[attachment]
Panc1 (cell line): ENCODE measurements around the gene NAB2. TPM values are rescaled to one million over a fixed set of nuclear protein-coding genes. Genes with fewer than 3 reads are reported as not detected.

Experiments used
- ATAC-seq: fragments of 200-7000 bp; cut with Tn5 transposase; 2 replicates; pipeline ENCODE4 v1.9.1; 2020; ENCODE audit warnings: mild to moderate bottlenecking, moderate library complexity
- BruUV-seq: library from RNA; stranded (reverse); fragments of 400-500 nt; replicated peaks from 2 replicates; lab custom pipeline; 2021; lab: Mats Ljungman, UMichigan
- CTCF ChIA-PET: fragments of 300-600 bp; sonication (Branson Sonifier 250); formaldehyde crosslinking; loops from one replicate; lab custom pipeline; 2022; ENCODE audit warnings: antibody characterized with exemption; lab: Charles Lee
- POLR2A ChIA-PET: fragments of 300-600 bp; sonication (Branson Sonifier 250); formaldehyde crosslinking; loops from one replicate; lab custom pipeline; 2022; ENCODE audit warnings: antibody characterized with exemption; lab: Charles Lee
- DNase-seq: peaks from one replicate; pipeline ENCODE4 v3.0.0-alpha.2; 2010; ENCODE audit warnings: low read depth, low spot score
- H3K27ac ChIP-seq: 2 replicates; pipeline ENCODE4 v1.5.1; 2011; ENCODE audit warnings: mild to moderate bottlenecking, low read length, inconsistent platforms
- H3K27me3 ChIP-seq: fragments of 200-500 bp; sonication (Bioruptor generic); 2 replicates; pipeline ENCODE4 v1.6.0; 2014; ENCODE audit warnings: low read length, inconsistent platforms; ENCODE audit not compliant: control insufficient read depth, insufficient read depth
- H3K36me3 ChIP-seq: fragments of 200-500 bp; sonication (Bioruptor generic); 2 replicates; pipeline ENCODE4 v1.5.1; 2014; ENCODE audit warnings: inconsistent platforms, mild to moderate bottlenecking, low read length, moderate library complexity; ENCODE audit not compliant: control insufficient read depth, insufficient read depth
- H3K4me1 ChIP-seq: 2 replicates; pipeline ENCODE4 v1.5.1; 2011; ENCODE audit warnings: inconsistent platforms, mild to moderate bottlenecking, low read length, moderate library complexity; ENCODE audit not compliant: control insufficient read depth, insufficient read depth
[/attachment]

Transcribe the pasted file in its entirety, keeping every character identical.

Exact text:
Panc1 (cell line): ENCODE measurements around the gene NAB2. TPM values are rescaled to one million over a fixed set of nuclear protein-coding genes. Genes with fewer than 3 reads are reported as not detected.

Experiments used
- ATAC-seq: fragments of 200-7000 bp; cut with Tn5 transposase; 2 replicates; pipeline ENCODE4 v1.9.1; 2020; ENCODE audit warnings: mild to moderate bottlenecking, moderate library complexity
- BruUV-seq: library from RNA; stranded (reverse); fragments of 400-500 nt; replicated peaks from 2 replicates; lab custom pipeline; 2021; lab: Mats Ljungman, UMichigan
- CTCF ChIA-PET: fragments of 300-600 bp; sonication (Branson Sonifier 250); formaldehyde crosslinking; loops from one replicate; lab custom pipeline; 2022; ENCODE audit warnings: antibody characterized with exemption; lab: Charles Lee
- POLR2A ChIA-PET: fragments of 300-600 bp; sonication (Branson Sonifier 250); formaldehyde crosslinking; loops from one replicate; lab custom pipeline; 2022; ENCODE audit warnings: antibody characterized with exemption; lab: Charles Lee
- DNase-seq: peaks from one replicate; pipeline ENCODE4 v3.0.0-alpha.2; 2010; ENCODE audit warnings: low read depth, low spot score
- H3K27ac ChIP-seq: 2 replicates; pipeline ENCODE4 v1.5.1; 2011; ENCODE audit warnings: mild to moderate bottlenecking, low read length, inconsistent platforms
- H3K27me3 ChIP-seq: fragments of 200-500 bp; sonication (Bioruptor generic); 2 replicates; pipeline ENCODE4 v1.6.0; 2014; ENCODE audit warnings: low read length, inconsistent platforms; ENCODE audit not compliant: control insufficient read depth, insufficient read depth
- H3K36me3 ChIP-seq: fragments of 200-500 bp; sonication (Bioruptor generic); 2 replicates; pipeline ENCODE4 v1.5.1; 2014; ENCODE audit warnings: inconsistent platforms, mild to moderate bottlenecking, low read length, moderate library complexity; ENCODE audit not compliant: control insufficient read depth, insufficient read depth
- H3K4me1 ChIP-seq: 2 replicates; pipeline ENCODE4 v1.5.1; 2011; ENCODE audit warnings: inconsistent platforms, mild to moderate bottlenecking, low read length, moderate library complexity; ENCODE audit not compliant: control insufficient read depth, insufficient read depth